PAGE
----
If the Democrats won the U.S. presidency in 1988 -- as they could have, with a different candidate or different tactics -- would there have been a Gulf War in 1991? Would there have been an invasion of Iraq if Al Gore won the presidency in 2000? Unlikely.
The U.S. Senate in 1990 authorized the Gulf War by a slim majority, 52 to 47 votes. Most Democrats, haunted by Vietnam, opposed George H.W. Bush's efforts to free Kuwait from under the thumb of Saddam Hussein, fearing another Vietnam-style quagmire. Admiral William Crowe, chairman of the Joint Chiefs of Staff under President Carter, and Zbigniew Brzezenski, Carter's National Security Advisor, opposed the Gulf War on the grounds it would exacerbate Middle East tensions and Kuwait did not involve vital American interests.Barack Obama's Secretary of State, John Kerry, was then a senator from Massachusetts and opposed the first Gulf War, giving an almost pacifist speech, quoting from the anti-war novel, "Johnny Got His Gun." So did Obama's Vice President, Joe Biden. As Biden explained later to The New York Times. ""We didn't trust the old man...When it was over, I said, 'Well, we should have voted for it, if we'd known he was going to do it that way.' "
Democrats also questioned whether the U.S. had the right to interfere in a longstanding three-decade dispute between Iraq and Kuwait, to kill tens of thousands of civilians, primarily to keep low oil prices in the U.S.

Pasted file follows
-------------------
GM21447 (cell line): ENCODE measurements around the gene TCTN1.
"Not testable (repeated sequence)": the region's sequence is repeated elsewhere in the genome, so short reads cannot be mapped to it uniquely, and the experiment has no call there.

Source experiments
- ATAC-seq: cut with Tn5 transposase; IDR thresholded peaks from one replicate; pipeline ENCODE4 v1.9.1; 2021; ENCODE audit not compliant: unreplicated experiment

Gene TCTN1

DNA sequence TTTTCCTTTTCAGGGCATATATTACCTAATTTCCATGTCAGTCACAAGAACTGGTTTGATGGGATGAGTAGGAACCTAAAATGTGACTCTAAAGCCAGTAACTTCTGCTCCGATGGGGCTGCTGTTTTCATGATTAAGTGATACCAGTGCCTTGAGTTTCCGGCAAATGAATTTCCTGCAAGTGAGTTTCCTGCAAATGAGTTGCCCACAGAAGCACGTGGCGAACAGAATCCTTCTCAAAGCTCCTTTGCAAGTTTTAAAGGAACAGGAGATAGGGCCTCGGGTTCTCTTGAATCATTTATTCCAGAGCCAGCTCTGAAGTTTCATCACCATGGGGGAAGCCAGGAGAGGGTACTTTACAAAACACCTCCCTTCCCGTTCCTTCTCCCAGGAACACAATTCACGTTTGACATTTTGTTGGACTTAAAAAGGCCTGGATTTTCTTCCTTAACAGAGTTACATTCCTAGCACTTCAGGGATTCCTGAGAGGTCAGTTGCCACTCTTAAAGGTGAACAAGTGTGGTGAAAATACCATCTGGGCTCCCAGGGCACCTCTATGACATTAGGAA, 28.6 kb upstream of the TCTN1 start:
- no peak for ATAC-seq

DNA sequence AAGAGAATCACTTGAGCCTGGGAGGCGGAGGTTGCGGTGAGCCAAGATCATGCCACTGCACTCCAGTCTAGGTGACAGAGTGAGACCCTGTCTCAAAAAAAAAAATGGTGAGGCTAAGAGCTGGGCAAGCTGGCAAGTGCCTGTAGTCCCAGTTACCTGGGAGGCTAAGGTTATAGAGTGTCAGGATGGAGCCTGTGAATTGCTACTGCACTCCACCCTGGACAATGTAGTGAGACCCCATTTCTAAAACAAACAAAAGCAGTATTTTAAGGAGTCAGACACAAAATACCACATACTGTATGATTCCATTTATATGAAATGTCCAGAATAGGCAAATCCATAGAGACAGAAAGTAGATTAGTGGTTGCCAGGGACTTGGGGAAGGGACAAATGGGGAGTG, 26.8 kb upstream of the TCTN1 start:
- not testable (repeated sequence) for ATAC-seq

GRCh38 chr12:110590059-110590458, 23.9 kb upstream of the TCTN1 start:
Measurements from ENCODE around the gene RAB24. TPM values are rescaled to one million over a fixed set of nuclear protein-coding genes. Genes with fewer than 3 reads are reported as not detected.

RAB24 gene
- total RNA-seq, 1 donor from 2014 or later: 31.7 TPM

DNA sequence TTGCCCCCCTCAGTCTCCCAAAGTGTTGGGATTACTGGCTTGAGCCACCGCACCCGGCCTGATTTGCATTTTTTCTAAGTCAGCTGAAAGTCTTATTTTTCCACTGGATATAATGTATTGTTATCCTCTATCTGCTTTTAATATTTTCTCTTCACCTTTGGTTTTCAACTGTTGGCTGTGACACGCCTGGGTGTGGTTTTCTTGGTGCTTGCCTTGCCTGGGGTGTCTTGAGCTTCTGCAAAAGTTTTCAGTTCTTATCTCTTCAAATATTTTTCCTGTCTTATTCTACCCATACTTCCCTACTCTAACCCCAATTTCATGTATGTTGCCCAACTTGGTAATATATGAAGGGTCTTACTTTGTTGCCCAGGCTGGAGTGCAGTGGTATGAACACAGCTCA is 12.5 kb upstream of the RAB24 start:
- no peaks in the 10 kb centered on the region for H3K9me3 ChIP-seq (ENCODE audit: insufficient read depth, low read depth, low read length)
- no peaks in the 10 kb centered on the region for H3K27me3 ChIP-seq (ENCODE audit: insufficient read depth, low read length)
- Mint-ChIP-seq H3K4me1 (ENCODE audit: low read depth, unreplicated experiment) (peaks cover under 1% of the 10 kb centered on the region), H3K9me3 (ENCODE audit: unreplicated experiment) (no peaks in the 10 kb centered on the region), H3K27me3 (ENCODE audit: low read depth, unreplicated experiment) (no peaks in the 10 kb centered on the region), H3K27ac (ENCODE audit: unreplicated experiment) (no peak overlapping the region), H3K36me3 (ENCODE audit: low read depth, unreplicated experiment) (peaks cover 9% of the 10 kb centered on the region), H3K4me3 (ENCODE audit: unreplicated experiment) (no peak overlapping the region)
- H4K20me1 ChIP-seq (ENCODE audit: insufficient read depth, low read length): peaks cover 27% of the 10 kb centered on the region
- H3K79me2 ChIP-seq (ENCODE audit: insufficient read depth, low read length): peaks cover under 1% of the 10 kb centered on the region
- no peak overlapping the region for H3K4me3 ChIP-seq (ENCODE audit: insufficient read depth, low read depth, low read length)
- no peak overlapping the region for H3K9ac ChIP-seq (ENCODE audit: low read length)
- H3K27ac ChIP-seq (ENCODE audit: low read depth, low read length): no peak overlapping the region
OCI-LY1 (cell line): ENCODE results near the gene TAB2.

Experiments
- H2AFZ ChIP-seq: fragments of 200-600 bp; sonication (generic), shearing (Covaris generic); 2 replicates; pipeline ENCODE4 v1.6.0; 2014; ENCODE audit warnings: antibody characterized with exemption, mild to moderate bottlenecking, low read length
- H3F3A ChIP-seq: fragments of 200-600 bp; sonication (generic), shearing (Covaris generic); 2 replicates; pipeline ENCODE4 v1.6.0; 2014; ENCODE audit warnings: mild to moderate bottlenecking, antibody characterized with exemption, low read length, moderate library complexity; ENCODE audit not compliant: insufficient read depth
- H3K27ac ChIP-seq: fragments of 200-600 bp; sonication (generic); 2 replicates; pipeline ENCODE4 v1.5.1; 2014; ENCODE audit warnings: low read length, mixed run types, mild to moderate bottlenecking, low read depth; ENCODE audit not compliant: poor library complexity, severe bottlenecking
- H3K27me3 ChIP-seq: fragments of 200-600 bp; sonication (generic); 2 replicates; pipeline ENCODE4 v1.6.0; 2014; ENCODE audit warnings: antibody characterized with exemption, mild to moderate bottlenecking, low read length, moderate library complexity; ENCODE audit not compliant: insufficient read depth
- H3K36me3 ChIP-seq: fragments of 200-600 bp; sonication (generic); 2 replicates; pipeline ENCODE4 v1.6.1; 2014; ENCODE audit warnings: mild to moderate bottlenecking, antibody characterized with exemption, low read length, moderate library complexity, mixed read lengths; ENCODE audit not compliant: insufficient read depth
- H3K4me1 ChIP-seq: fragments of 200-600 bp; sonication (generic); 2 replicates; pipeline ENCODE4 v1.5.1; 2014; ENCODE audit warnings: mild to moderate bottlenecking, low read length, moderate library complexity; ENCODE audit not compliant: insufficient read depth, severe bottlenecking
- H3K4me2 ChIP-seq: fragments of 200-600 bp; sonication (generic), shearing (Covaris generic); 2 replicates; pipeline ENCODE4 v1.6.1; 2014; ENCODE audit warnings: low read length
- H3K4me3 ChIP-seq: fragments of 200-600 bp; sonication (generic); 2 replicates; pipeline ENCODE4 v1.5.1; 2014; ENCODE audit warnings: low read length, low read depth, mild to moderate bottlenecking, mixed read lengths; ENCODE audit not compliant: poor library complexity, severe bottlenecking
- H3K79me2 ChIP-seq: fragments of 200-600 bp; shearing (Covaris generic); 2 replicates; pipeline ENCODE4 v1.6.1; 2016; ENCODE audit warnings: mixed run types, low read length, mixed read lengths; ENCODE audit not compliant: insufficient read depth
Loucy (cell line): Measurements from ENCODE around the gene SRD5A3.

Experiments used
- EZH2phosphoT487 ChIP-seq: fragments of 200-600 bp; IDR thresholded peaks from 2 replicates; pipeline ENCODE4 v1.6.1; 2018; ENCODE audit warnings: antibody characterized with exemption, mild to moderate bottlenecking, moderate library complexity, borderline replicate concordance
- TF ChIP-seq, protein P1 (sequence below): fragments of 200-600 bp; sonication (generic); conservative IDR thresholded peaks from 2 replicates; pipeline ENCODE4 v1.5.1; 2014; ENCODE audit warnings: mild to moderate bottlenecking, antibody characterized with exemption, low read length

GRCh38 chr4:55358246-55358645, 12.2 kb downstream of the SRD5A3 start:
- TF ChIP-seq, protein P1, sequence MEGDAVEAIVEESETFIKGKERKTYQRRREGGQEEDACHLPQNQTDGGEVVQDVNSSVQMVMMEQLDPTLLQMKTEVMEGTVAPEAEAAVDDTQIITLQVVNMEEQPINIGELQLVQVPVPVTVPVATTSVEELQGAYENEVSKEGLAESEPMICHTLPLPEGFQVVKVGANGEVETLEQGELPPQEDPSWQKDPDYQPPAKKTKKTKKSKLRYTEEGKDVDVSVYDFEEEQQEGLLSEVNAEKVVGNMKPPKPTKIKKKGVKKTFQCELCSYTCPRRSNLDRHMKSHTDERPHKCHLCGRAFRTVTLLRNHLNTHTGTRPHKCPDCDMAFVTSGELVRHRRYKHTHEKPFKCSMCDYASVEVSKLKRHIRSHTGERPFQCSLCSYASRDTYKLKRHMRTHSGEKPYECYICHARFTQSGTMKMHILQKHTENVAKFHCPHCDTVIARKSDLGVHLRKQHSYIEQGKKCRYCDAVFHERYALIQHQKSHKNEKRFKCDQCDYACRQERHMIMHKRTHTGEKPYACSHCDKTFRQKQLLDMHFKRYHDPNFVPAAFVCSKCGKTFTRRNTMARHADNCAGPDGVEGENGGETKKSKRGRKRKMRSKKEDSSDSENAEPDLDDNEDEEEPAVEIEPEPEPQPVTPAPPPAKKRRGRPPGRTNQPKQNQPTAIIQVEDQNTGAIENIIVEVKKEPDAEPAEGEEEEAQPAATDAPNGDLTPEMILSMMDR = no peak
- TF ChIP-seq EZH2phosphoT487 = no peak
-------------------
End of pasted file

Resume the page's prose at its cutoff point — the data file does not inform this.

Many Democrats in 1990 and 1991 saw the looming war with Iraq as a diplomatic failure, the result of the first Bush administration giving false signals to Saddam Hussein that the US had no compelling interest in Kuwait. They pointed to a fateful meeting between Hussein and the U.S. ambassador to Iraq at the time, April Glapsie, one week before Saddam's troops invaded Iraq. Glapsie told Saddam President Bush desired "friendship" with Iraq, had no treaty obligations with Kuwait, and gave no indication that the U.S. would retaliate if Saddam annexed Kuwait. After the two-hour meeting, Glapsie cabled the State Department about "Saddam's message of friendship to President Bush."